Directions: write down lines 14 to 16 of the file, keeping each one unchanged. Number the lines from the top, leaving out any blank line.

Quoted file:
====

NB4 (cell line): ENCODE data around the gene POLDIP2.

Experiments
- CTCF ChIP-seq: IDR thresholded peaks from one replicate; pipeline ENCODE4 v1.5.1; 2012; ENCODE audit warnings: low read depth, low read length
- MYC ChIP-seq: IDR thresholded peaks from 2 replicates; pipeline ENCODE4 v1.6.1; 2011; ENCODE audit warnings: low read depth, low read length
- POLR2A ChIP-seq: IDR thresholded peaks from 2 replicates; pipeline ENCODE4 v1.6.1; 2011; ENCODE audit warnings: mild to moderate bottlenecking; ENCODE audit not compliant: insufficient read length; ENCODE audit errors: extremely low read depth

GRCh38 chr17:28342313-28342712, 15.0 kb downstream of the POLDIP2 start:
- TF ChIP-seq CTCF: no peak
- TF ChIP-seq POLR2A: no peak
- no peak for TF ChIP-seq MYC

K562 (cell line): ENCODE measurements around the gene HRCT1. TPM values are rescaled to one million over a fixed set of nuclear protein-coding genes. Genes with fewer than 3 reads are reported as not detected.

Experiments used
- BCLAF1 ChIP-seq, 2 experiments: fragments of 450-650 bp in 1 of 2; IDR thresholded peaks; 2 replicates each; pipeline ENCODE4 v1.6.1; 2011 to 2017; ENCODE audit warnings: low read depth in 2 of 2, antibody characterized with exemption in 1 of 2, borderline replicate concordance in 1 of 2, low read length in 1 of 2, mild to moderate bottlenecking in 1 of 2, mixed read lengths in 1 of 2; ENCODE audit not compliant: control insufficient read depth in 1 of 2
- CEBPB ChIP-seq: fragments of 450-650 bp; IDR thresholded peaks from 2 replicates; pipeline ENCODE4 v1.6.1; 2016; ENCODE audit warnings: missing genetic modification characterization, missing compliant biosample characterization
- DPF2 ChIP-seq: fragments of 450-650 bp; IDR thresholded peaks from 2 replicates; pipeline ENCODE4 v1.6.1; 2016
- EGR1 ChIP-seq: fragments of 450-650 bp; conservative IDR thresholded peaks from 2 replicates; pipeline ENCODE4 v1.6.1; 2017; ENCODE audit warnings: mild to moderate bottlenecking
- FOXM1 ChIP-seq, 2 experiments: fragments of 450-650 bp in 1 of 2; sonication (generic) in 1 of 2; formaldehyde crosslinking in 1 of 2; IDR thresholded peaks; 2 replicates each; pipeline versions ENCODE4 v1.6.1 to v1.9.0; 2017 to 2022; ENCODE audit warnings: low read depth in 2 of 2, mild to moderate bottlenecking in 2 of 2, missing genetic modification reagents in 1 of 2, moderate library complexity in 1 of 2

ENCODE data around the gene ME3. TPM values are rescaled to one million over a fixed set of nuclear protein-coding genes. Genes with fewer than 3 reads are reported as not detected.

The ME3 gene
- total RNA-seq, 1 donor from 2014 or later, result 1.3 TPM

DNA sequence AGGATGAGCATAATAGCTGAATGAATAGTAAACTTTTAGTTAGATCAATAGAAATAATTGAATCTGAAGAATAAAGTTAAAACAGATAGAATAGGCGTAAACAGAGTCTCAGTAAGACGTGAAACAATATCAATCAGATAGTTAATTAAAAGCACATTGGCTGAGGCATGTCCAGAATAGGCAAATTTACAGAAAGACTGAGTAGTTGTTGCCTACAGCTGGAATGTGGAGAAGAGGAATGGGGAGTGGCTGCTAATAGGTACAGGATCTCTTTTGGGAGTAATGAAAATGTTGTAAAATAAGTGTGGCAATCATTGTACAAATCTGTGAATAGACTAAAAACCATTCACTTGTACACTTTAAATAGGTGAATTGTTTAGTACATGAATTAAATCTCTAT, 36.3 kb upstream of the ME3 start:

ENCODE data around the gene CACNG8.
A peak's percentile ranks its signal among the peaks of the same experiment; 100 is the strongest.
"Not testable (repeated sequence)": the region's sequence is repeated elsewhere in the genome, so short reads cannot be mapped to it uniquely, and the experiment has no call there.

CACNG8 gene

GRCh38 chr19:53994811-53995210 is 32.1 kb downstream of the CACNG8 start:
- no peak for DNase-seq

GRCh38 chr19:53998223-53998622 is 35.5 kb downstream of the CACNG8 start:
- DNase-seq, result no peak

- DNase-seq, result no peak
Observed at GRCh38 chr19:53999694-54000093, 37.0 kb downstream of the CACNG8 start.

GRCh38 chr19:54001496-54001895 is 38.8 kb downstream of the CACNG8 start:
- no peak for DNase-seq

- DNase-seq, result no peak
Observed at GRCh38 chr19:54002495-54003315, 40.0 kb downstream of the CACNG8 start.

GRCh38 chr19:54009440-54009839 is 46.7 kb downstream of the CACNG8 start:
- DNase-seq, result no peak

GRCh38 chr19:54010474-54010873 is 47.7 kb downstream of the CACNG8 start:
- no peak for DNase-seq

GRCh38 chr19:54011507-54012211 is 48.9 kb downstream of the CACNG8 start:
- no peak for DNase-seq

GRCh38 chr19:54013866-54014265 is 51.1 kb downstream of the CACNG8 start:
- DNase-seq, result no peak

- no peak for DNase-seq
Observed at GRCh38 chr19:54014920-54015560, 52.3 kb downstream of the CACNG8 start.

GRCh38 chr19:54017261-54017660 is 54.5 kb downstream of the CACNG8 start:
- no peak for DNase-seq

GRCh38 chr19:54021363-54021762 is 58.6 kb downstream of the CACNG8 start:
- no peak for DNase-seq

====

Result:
- DPF2 ChIP-seq: fragments of 450-650 bp; IDR thresholded peaks from 2 replicates; pipeline ENCODE4 v1.6.1; 2016
- EGR1 ChIP-seq: fragments of 450-650 bp; conservative IDR thresholded peaks from 2 replicates; pipeline ENCODE4 v1.6.1; 2017; ENCODE audit warnings: mild to moderate bottlenecking
- FOXM1 ChIP-seq, 2 experiments: fragments of 450-650 bp in 1 of 2; sonication (generic) in 1 of 2; formaldehyde crosslinking in 1 of 2; IDR thresholded peaks; 2 replicates each; pipeline versions ENCODE4 v1.6.1 to v1.9.0; 2017 to 2022; ENCODE audit warnings: low read depth in 2 of 2, mild to moderate bottlenecking in 2 of 2, missing genetic modification reagents in 1 of 2, moderate library complexity in 1 of 2